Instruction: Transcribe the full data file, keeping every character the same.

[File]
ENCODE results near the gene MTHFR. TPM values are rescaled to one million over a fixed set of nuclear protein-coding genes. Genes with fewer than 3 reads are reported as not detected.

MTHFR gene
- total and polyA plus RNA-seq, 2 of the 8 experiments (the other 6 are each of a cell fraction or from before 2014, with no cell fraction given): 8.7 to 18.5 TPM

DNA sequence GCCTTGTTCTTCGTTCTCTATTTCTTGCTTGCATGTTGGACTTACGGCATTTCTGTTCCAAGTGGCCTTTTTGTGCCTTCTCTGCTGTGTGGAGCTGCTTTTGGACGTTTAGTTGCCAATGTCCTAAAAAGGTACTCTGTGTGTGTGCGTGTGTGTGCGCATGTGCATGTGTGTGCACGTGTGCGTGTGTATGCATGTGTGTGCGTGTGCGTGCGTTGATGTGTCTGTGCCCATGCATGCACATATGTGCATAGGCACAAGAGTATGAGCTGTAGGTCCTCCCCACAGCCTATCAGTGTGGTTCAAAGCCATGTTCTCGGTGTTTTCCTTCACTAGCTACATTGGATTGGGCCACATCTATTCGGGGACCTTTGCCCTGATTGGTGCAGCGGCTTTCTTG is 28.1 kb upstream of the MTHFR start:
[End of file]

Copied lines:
ENCODE results near the gene MTHFR. TPM values are rescaled to one million over a fixed set of nuclear protein-coding genes. Genes with fewer than 3 reads are reported as not detected.

MTHFR gene
- total and polyA plus RNA-seq, 2 of the 8 experiments (the other 6 are each of a cell fraction or from before 2014, with no cell fraction given): 8.7 to 18.5 TPM

DNA sequence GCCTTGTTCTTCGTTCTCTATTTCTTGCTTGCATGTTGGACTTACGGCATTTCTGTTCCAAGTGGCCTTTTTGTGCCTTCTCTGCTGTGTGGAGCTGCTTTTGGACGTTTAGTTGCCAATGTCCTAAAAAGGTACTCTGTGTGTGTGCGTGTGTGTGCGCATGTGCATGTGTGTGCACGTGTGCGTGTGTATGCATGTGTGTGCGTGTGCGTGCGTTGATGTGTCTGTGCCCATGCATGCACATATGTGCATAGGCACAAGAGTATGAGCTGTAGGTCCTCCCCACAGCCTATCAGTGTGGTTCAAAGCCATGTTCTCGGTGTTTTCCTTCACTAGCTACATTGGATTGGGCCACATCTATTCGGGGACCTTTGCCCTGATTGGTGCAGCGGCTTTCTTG is 28.1 kb upstream of the MTHFR start: